The Festival of (In)Appropriation #9 Online
Friday-Sunday, Aug 21-23, 2020
Northwest Film Forum and Los Angeles Filmforum present
The Festival of (In)appropriation #9
Q&A discussion on Saturday Aug 22, 6 pm PST online with Curators Jaimie Baron, Lauren Berliner, and Greg Cohen with filmmakers Roger Beebe, LJ Frezza, Tony Gault, Deborah Kelly, Kevin McCarthy, Ryan Murray, Tasman Richardson, Tina Takemoto, Yunjin Woo !
Whether you call it collage, compilation, found footage, détournement, or recycled cinema, the incorporation of already existing media into new artworks is a practice that generates novel juxtapositions and new meanings and ideas, often in ways entirely unrelated to the intentions of the original makers. Such new works are, in other words, “inappropriate.” This act of (in)appropriation may even produce revelations about the relationship between past and present, here and there, intention and subversion, artist and critic, not to mention the "producer" and "consumer" of visual culture itself. Fortunately for our purposes, the past decade has witnessed the emergence of a wealth of new audiovisual elements available for appropriation into new works. In addition to official state and commercial archives, resources like vernacular collections, home movie repositories, and digital archives now also provide fascinating material to repurpose in ways that lend it new meaning and resonance.
Founded in 2009 and curated by Jaimie Baron, Lauren Berliner, and Greg Cohen, the Festival of (In)appropriation is a yearly showcase of contemporary, short (20 minutes or less), audiovisual works that appropriate existing film, video, or other media and repurpose it in “inappropriate” and inventive ways. This year’s program features an astonishing variety and complexity of moving-image appropriation art, including a riotous YouTube reaction video mash-up, an exquisite found-footage ready-made, a queer-Asian-American homage to Hollis Frampton, several sublime works of cut-out animation, and a pseudo-documentary (or is it?) about the lost work of an early-Soviet scientist dedicated to the exploration of “human mental projection.”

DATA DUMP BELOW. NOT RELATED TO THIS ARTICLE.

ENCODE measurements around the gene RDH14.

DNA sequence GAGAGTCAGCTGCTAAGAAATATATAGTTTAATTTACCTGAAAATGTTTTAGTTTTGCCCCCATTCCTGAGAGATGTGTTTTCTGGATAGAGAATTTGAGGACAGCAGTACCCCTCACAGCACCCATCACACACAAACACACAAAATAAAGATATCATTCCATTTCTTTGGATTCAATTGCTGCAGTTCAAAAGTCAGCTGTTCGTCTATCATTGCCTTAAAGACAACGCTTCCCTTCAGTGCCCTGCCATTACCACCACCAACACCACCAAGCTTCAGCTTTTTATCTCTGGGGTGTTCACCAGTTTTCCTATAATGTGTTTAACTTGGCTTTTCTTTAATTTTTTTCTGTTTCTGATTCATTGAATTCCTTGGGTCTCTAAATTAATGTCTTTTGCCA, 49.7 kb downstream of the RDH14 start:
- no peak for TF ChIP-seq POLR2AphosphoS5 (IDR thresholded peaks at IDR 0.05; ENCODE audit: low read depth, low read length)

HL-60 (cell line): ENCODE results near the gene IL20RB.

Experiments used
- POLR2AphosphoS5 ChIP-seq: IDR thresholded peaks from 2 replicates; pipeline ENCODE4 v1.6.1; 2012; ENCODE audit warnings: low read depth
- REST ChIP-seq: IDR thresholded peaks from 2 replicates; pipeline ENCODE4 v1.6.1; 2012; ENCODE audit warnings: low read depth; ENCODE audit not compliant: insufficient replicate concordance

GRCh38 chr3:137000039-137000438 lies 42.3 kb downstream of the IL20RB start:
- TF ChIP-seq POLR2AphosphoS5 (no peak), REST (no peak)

Watch this conversation about Festival of (In)appropriation #8 between Curator Greg Cohen and film scholar Constance Penley at UCSB’s Carsey-Wolf Center (10/27/2016): https://vimeo.com/191083847
Read this review of Festival of (In)appropriation #7 (2015) in Artillery magazine: http://artillerymag.com/festival-inappropriation-7/
Check out this interview by Laura Wissot with curators Jaimie Baron and Greg Cohen in Filmmaker magazine: http://filmmakermagazine.com/84086-the-festival-of-inappropriation-6-at-los-angeles-filmforum/ - .Uv6Qlf0dq89
Tickets: Sliding Scale
Tickets available at Northwest Film Forum, https://nwfilmforum.org/films/festival-inappropriation-9-encore-online/
Visit the Festival of (In)appropriation at https://festivalofinappropriation.com/
Jaimie Baron (Festival Director) Jaimie Baron is an Assistant Professor of Film Studies at the University of Alberta. Her work on documentary, experimental film and video, audiovisual appropriation, and digital media has been published in numerous journals and anthologies. Her first book, The Archive Effect: FoundFootage and the Audiovisual Experience of History, was published in 2014. She is also a co-founder of Docalogue, an online space for scholars and filmmakers to engage in conversations about contemporary documentary.
Lauren S. Berliner is an Assistant Professor of Media & Communication and Cultural Studies at University of Washington Bothell. Her research focuses on participatory media production practices, gender and sexuality, and pedagogy. Also a filmmaker, she has screened her work internationally and has facilitated video production programming for girls and queer youth. She earned her PhD. in Communication from UC San Diego, an MA in Visual and Media Art from Emerson College, and a BA in English and Anthropology from Wesleyan University.